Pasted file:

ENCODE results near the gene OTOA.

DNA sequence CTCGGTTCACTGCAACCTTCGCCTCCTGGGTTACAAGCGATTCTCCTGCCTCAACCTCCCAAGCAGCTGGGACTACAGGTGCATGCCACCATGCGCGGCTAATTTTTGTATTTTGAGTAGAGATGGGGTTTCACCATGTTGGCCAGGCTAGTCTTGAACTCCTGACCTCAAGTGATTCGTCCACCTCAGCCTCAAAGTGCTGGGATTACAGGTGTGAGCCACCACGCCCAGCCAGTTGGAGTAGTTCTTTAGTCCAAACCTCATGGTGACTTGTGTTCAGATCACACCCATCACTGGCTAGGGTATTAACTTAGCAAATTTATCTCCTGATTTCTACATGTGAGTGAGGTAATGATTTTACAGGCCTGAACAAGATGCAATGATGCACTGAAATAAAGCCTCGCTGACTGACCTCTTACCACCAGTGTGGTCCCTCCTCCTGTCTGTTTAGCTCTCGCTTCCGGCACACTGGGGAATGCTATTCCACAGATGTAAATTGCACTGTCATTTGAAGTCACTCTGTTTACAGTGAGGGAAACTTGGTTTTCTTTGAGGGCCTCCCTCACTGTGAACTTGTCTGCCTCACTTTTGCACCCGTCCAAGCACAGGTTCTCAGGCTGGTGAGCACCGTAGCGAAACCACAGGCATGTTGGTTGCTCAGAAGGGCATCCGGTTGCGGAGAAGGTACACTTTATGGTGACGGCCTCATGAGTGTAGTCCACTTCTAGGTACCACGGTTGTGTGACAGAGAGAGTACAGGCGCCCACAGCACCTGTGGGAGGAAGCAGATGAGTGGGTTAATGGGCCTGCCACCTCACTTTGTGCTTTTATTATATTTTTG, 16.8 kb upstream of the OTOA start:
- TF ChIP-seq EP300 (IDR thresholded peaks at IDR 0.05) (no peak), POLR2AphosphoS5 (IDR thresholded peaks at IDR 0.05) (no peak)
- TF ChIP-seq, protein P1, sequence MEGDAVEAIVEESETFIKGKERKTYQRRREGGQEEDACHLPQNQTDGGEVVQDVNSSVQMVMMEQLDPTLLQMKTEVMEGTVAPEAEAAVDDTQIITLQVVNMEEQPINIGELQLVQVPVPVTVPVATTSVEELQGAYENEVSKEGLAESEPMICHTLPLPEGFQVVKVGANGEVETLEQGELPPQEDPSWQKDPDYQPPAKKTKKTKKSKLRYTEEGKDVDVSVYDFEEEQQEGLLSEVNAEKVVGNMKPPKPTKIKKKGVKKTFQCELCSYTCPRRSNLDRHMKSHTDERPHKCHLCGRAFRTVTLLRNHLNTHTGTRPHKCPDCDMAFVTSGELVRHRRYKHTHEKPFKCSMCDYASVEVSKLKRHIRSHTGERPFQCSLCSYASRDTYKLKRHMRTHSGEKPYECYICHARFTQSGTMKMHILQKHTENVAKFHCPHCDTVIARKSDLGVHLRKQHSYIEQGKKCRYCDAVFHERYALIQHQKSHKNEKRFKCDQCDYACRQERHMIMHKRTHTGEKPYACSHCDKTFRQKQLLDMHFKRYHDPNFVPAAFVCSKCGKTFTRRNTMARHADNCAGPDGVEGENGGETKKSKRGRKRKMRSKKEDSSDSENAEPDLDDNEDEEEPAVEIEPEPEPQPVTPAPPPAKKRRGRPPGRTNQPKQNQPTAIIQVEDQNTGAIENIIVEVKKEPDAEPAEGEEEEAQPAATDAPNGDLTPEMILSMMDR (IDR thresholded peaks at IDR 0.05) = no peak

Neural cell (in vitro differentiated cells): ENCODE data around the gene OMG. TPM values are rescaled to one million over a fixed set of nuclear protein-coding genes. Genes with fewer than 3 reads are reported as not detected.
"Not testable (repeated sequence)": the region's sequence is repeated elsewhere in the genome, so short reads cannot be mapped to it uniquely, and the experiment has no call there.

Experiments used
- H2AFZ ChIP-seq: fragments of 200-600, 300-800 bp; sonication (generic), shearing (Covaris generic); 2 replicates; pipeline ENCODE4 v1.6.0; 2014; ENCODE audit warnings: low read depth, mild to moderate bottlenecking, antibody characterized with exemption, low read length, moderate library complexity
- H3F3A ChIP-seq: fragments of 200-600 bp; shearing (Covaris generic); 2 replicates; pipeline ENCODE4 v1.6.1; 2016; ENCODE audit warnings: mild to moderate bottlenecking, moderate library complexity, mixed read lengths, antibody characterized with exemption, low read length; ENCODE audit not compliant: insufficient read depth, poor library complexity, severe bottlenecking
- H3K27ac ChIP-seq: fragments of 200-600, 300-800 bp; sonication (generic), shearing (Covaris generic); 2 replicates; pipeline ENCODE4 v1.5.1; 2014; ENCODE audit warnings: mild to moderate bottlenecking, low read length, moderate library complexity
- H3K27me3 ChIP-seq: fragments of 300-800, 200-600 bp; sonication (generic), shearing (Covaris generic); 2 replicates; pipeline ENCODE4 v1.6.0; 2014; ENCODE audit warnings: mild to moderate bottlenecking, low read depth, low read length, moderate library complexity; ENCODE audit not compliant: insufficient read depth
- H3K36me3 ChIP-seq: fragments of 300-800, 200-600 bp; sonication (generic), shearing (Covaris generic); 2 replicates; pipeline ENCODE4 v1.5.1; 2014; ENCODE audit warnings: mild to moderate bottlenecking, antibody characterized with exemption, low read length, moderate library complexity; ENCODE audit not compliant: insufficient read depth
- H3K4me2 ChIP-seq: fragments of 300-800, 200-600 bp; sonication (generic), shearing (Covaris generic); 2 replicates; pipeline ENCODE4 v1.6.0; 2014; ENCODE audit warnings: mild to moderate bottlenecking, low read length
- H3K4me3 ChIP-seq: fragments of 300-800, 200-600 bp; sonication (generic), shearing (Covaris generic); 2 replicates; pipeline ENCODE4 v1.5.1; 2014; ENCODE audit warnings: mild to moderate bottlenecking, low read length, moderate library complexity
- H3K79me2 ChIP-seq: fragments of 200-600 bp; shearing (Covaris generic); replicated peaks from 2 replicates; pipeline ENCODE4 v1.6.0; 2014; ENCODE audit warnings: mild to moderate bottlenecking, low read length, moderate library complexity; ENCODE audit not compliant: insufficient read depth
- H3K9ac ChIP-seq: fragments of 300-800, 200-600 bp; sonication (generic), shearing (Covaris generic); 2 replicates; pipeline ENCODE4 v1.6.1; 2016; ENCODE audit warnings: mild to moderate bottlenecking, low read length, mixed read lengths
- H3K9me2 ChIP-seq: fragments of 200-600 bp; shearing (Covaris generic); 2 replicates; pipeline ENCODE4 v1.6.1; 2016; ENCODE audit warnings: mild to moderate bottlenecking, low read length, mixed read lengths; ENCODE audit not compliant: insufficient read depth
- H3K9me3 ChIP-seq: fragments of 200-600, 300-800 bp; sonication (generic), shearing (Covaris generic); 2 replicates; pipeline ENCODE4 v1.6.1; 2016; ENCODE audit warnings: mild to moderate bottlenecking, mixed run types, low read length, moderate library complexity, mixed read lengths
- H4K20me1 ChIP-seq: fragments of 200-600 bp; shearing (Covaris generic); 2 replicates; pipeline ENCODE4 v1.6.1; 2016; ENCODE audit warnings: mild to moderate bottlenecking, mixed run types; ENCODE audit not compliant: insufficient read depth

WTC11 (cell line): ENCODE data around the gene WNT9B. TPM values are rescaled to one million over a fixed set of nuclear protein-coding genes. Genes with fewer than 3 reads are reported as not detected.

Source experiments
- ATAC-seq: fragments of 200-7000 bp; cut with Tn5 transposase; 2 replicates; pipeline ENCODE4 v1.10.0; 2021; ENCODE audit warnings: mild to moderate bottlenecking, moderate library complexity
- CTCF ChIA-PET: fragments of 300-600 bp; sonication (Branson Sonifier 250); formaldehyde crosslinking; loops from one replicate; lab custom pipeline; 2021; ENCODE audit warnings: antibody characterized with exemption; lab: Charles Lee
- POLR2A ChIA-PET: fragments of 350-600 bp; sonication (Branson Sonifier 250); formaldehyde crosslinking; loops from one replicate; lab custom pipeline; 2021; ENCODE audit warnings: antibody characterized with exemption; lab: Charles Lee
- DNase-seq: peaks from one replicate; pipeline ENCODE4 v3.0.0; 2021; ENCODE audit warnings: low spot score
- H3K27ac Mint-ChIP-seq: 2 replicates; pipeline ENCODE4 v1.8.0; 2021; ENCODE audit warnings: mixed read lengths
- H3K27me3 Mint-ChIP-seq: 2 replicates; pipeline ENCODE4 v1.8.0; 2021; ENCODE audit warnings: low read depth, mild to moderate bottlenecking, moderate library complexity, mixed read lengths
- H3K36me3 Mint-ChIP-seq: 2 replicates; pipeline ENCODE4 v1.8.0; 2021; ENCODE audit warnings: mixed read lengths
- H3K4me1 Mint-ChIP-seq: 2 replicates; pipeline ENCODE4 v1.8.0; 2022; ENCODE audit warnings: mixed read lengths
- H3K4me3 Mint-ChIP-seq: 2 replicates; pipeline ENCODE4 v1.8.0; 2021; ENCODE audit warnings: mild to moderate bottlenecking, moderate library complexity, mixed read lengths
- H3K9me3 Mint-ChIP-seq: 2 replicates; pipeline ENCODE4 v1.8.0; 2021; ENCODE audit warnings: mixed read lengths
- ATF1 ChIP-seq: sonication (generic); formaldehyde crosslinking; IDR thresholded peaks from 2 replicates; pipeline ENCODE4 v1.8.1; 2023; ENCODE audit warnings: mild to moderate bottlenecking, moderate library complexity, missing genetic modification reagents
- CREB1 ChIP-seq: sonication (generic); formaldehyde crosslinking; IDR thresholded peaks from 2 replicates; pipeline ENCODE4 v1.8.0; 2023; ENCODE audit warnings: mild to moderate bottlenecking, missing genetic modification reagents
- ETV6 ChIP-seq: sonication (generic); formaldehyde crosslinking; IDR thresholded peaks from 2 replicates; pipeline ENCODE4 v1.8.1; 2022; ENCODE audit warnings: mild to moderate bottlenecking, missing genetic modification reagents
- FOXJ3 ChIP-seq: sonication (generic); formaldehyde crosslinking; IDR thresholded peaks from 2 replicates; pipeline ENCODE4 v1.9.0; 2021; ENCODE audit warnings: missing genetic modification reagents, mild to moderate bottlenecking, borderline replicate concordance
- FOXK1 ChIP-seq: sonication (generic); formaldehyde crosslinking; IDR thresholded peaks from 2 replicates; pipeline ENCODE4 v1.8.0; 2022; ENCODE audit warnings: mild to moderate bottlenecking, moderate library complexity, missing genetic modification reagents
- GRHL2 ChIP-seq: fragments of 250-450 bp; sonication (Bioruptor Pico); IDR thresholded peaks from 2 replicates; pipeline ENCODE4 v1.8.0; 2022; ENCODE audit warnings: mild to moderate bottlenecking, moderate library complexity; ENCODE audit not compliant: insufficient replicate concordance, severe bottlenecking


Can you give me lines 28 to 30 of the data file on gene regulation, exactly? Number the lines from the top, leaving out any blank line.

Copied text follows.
- H3K36me3 Mint-ChIP-seq: 2 replicates; pipeline ENCODE4 v1.8.0; 2021; ENCODE audit warnings: mixed read lengths
- H3K4me1 Mint-ChIP-seq: 2 replicates; pipeline ENCODE4 v1.8.0; 2022; ENCODE audit warnings: mixed read lengths
- H3K4me3 Mint-ChIP-seq: 2 replicates; pipeline ENCODE4 v1.8.0; 2021; ENCODE audit warnings: mild to moderate bottlenecking, moderate library complexity, mixed read lengths